Occupational Hazard: What Is ‘Toasted Skin Syndrome’?

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“Toasted skin syndrome” does not refer to the healthy glow earned by lying on a tranquil beach (slathered responsibly with SPF 50, of course). Really, it’s more like a work injury. 

Previously the purview of bakers, glass blowers and other artisans who spent the bulk of their days in front of a concentrated heat source, school children and office workers alike are now being diagnosed with the condition because of long-term exposure to heat generated by the laptop computers atop their laps. Wrote the AP:

In one recent case, a 12-year-old boy developed a sponge-patterned skin discoloration on his left thigh after playing computer games a few hours every day for several months.

“He recognized that the laptop got hot on the left side; however, regardless of that, he did not change its position,” Swiss researchers reported in an article published Monday in the journal Pediatrics.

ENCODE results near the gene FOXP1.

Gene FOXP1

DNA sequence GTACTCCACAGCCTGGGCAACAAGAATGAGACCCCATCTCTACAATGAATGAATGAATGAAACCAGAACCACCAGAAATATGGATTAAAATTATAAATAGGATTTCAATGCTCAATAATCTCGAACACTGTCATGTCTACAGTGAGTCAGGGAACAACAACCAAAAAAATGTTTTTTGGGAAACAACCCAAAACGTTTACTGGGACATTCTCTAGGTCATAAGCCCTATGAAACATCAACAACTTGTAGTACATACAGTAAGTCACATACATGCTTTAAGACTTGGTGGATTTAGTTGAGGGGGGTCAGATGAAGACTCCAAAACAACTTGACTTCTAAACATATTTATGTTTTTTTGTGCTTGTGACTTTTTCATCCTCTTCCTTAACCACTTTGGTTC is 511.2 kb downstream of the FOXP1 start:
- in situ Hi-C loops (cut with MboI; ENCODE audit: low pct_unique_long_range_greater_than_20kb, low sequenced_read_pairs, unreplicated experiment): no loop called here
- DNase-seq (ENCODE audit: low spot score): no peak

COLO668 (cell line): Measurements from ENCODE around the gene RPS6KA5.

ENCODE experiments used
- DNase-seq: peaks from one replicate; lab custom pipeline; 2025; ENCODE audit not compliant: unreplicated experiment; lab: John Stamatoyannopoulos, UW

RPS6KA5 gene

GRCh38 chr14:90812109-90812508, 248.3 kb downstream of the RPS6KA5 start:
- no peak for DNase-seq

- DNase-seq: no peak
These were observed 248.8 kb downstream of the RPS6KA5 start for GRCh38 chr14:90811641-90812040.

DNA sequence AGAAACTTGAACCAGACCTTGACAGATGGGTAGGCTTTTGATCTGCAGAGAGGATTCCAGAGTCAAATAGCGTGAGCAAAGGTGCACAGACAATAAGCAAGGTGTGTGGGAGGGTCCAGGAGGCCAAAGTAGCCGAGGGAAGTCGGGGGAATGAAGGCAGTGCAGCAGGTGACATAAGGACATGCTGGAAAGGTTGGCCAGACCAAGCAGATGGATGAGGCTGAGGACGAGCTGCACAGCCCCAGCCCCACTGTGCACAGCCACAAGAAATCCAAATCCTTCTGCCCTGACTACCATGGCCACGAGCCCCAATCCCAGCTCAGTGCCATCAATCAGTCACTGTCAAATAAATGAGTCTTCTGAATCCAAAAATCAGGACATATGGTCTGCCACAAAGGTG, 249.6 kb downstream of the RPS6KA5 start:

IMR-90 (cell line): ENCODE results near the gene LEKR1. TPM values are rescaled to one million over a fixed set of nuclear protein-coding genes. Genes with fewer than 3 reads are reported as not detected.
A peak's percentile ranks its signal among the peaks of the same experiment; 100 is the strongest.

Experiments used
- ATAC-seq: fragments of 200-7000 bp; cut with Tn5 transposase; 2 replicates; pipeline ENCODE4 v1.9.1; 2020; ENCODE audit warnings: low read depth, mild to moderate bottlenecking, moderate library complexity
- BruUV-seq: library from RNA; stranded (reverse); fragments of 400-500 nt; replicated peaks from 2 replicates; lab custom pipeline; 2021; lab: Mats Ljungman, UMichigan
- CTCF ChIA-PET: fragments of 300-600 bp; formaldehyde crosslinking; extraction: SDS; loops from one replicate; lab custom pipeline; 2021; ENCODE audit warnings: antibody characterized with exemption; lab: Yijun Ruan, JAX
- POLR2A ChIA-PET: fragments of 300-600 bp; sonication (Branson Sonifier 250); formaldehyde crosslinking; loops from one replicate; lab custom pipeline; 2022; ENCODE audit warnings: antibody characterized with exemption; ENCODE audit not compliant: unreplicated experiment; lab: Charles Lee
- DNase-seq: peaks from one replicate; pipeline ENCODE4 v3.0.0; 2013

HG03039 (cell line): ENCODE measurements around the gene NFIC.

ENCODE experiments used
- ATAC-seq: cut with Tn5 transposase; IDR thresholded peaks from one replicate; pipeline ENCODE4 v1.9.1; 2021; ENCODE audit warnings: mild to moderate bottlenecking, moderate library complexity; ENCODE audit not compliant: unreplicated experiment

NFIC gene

Another case involved a Virginia law student who sought treatment for the mottled discoloration on her leg.

Dr. Kimberley Salkey, who treated the young woman, was stumped until she learned the student spent about six hours a day working with her computer propped on her lap. The temperature underneath registered 125 degrees.

The leg discoloration can be permanent and is thought to be generally harmless, though one dermatology professor reported that “toasted” skin cells looked like those with long-term sun damage. Theoretically, long-term skin inflammation can increase the risk of some skin cancers, but chances are most laptop users will be fine. Besides, this is an easy problem to avoid: work at a desk!

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